Financial ignorance could be our downfall, it has nothing to do with the Merrill Lynch rule, everything to do with affirming the principals and doing the hard work of our profession.


Again, how is this relevant to having a CFP?


Feb 5, 2007 3:36 pm
joedabrkr:
AllREIT:



The "merrill lynch rule" is the RIA's sardine key.



Nice analogy.

I am a mere IAR, not my own "RIA".  Yet, for clients who get the distinction, they have been most happy to convert to a fiduciary "platform".



It is really powerful. See

http://www.tdainstitutional.com/advisoreducation/index.htm

For some idea's on using your sardine key to best effect.

Most people just don't know about how traditional B/D's and RR works. A simple "Is your trusted advisor really a salesman in disguise?" theme works wonders. The traditional A-share model doesn't stand up to scrutiny.

You ask probing questions about if the prospect has ever felt that their broker sold them something. If they say yes, you break out the sardine key and start turning.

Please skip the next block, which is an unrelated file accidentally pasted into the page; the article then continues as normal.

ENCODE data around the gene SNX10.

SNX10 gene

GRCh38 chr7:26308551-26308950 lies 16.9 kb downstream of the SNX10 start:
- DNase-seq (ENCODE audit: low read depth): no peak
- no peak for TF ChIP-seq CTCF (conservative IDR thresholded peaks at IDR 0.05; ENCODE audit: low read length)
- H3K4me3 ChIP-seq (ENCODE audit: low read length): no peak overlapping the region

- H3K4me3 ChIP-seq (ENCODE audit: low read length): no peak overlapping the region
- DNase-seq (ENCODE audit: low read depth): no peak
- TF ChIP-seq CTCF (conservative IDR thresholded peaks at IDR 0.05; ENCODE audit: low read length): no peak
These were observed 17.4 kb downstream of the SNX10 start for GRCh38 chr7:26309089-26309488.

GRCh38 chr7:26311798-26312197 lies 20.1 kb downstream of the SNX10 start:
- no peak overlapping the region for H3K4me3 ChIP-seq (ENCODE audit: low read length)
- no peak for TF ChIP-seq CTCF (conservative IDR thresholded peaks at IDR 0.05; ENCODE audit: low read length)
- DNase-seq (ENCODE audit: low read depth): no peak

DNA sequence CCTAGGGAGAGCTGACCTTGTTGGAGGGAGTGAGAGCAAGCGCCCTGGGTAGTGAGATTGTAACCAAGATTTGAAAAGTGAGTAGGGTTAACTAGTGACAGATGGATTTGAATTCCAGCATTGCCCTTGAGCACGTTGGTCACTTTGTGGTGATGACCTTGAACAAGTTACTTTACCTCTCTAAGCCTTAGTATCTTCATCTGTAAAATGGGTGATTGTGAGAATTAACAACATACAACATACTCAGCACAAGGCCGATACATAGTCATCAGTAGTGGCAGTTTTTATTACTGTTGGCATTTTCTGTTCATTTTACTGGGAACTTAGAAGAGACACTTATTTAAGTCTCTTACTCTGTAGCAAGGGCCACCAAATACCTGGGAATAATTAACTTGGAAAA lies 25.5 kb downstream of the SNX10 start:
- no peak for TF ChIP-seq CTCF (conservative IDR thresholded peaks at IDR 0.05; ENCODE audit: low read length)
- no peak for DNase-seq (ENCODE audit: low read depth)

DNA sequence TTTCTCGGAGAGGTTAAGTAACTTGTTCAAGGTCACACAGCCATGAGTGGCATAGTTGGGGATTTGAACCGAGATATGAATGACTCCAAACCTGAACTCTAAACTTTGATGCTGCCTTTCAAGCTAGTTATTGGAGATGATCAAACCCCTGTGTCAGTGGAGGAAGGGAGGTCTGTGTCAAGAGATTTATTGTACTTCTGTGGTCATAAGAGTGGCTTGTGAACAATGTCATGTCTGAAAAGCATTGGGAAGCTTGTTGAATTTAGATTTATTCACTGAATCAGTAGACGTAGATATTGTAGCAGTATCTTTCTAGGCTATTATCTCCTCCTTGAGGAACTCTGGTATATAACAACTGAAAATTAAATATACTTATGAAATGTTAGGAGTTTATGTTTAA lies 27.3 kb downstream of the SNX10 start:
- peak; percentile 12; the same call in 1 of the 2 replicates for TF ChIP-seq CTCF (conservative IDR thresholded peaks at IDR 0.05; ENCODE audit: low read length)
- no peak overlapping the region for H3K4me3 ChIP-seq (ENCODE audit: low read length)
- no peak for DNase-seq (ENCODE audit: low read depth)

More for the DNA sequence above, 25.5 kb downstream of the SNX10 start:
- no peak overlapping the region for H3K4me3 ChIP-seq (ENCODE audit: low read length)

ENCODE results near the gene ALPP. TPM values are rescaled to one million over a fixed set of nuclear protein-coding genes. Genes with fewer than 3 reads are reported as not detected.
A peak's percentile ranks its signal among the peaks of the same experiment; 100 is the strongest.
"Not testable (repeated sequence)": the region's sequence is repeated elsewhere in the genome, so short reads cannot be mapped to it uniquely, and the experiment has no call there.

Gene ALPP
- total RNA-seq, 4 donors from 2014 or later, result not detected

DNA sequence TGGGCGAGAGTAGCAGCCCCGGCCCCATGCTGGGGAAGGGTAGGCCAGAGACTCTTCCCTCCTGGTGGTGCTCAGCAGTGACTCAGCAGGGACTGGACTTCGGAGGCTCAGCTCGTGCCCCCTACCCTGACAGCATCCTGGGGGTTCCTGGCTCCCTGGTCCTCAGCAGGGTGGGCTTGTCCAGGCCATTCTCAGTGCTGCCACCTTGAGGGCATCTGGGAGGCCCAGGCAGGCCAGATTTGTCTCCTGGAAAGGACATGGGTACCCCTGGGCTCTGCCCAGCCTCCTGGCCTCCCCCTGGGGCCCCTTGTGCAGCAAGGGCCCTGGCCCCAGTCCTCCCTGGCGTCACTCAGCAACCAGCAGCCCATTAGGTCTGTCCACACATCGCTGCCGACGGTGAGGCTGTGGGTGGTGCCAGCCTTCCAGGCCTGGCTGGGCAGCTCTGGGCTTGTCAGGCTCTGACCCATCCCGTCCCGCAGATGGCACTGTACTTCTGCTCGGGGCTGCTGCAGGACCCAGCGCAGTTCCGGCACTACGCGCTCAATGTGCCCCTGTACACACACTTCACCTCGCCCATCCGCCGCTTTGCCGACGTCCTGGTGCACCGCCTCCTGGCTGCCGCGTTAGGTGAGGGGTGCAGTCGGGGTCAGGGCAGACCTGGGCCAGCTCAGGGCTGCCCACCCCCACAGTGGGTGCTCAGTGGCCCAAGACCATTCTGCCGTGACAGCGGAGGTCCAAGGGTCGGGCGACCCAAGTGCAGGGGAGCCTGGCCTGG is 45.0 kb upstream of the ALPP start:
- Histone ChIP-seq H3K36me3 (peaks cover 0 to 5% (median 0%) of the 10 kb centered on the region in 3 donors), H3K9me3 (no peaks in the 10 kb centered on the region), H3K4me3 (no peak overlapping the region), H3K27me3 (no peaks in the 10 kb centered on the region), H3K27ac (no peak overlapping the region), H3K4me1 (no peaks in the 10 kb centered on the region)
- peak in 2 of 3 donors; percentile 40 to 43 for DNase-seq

Feb 5, 2007 3:40 pm
WADRED:

 Forgive me for being new and uneducated in the Industry, but what is the "merrill lynch rule"???



That the financial advice provided by RR's is "purely incidental" to their core activities of selling securities.

Thus RR's explicitly do not have a fiduciary duty to act in the best interests of clients. However B/D's go to great lengths to claim they they really do act in clients best interests.

RR's are merely registered representatives who act in the firms best interest subject to NASD regulations.